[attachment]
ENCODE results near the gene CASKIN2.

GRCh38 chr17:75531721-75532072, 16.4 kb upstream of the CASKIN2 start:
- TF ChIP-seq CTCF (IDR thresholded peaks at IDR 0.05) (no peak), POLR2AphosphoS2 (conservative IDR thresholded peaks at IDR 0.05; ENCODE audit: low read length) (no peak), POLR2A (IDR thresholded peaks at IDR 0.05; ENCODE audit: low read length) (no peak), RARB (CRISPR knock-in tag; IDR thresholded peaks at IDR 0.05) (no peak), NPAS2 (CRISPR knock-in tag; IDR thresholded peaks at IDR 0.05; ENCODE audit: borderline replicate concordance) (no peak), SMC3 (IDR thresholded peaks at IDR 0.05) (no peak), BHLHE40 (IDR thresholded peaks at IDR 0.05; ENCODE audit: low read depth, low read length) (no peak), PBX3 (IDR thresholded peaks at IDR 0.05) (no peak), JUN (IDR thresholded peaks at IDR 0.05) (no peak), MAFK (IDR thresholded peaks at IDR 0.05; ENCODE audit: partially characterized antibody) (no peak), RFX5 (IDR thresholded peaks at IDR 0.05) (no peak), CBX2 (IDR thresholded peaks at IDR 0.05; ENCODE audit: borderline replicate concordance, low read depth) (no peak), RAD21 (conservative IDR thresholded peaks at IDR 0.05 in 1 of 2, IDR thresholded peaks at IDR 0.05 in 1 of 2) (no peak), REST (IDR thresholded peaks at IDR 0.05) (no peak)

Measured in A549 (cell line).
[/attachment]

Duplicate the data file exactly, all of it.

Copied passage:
ENCODE results near the gene CASKIN2.

GRCh38 chr17:75531721-75532072, 16.4 kb upstream of the CASKIN2 start:
- TF ChIP-seq CTCF (IDR thresholded peaks at IDR 0.05) (no peak), POLR2AphosphoS2 (conservative IDR thresholded peaks at IDR 0.05; ENCODE audit: low read length) (no peak), POLR2A (IDR thresholded peaks at IDR 0.05; ENCODE audit: low read length) (no peak), RARB (CRISPR knock-in tag; IDR thresholded peaks at IDR 0.05) (no peak), NPAS2 (CRISPR knock-in tag; IDR thresholded peaks at IDR 0.05; ENCODE audit: borderline replicate concordance) (no peak), SMC3 (IDR thresholded peaks at IDR 0.05) (no peak), BHLHE40 (IDR thresholded peaks at IDR 0.05; ENCODE audit: low read depth, low read length) (no peak), PBX3 (IDR thresholded peaks at IDR 0.05) (no peak), JUN (IDR thresholded peaks at IDR 0.05) (no peak), MAFK (IDR thresholded peaks at IDR 0.05; ENCODE audit: partially characterized antibody) (no peak), RFX5 (IDR thresholded peaks at IDR 0.05) (no peak), CBX2 (IDR thresholded peaks at IDR 0.05; ENCODE audit: borderline replicate concordance, low read depth) (no peak), RAD21 (conservative IDR thresholded peaks at IDR 0.05 in 1 of 2, IDR thresholded peaks at IDR 0.05 in 1 of 2) (no peak), REST (IDR thresholded peaks at IDR 0.05) (no peak)

Measured in A549 (cell line).